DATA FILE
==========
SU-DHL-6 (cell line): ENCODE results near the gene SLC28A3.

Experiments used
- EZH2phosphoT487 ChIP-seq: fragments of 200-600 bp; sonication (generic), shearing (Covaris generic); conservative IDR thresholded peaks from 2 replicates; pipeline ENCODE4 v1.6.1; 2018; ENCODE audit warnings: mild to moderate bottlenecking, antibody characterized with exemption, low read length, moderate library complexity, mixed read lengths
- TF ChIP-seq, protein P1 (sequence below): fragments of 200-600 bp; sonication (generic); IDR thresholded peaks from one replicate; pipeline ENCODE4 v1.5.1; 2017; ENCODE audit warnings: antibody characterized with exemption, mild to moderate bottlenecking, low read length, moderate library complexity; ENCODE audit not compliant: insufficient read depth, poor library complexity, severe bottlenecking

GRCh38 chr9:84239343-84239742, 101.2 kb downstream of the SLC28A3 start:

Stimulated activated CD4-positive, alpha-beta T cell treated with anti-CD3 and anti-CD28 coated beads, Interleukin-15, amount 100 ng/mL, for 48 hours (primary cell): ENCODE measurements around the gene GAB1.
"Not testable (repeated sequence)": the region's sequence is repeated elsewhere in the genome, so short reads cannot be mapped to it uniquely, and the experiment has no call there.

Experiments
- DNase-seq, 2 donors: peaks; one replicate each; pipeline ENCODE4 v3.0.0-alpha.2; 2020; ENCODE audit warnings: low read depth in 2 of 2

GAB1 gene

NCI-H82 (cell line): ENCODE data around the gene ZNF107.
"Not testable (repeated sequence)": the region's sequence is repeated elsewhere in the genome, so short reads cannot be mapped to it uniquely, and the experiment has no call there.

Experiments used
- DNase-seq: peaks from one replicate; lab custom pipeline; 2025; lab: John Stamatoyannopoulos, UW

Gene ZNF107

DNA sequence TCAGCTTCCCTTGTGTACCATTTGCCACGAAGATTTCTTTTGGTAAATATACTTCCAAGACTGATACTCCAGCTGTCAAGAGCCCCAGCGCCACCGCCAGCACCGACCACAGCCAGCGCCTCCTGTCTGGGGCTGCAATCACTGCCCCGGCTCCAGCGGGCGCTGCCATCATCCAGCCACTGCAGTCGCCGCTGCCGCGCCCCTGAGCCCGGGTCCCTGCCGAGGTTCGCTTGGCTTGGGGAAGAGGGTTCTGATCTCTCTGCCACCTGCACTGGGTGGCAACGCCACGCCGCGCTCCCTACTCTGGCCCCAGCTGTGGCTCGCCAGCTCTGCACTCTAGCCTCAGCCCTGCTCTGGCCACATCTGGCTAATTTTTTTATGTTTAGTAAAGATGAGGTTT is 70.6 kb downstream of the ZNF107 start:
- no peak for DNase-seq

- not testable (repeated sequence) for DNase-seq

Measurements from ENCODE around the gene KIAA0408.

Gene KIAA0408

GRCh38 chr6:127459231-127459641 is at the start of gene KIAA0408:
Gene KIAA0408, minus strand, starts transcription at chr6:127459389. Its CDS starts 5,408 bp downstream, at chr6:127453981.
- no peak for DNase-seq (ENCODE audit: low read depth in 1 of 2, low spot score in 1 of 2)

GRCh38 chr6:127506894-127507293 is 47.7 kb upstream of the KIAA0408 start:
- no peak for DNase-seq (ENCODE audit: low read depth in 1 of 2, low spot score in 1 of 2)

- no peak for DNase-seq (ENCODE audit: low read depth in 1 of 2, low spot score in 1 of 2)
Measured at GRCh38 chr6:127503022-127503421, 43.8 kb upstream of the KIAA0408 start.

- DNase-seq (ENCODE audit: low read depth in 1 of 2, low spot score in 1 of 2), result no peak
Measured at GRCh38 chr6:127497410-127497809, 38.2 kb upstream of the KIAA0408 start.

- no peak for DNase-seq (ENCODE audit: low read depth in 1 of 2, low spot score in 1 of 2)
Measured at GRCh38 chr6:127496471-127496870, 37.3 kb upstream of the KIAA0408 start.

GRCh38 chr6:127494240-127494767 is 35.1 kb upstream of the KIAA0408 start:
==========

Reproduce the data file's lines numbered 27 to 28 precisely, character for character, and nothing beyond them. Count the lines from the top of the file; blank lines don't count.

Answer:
Measured at GRCh38 chr6:127503022-127503421, 43.8 kb upstream of the KIAA0408 start.

- DNase-seq (ENCODE audit: low read depth in 1 of 2, low spot score in 1 of 2), result no peak